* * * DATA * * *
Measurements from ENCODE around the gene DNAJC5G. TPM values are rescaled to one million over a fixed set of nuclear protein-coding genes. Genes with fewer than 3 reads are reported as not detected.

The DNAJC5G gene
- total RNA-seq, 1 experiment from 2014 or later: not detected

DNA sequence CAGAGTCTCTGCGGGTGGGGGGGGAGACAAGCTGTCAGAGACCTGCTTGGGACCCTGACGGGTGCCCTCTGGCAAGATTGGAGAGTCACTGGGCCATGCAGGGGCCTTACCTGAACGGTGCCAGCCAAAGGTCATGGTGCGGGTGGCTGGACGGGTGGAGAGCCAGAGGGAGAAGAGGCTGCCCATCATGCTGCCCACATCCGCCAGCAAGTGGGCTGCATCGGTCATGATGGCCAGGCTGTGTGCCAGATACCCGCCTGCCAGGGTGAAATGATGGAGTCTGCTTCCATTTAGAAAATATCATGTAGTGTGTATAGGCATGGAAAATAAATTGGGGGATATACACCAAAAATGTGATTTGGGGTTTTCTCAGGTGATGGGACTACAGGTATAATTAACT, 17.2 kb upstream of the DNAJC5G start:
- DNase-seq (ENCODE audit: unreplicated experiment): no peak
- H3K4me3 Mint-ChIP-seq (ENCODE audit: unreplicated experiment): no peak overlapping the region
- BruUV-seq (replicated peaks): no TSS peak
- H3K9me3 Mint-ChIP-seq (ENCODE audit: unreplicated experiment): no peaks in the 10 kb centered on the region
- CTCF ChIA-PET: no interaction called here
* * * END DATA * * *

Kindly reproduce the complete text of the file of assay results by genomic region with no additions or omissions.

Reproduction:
Measurements from ENCODE around the gene DNAJC5G. TPM values are rescaled to one million over a fixed set of nuclear protein-coding genes. Genes with fewer than 3 reads are reported as not detected.

The DNAJC5G gene
- total RNA-seq, 1 experiment from 2014 or later: not detected

DNA sequence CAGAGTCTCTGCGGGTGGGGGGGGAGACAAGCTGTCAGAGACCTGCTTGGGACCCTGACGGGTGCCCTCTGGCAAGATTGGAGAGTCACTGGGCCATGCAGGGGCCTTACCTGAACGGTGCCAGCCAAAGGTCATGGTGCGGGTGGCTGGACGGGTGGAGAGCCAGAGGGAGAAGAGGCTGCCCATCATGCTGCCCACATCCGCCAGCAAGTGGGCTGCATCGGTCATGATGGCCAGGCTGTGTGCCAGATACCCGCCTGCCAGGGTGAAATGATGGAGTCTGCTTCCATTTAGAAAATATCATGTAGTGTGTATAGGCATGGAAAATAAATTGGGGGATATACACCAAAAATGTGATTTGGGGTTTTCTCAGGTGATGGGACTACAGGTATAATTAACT, 17.2 kb upstream of the DNAJC5G start:
- DNase-seq (ENCODE audit: unreplicated experiment): no peak
- H3K4me3 Mint-ChIP-seq (ENCODE audit: unreplicated experiment): no peak overlapping the region
- BruUV-seq (replicated peaks): no TSS peak
- H3K9me3 Mint-ChIP-seq (ENCODE audit: unreplicated experiment): no peaks in the 10 kb centered on the region
- CTCF ChIA-PET: no interaction called here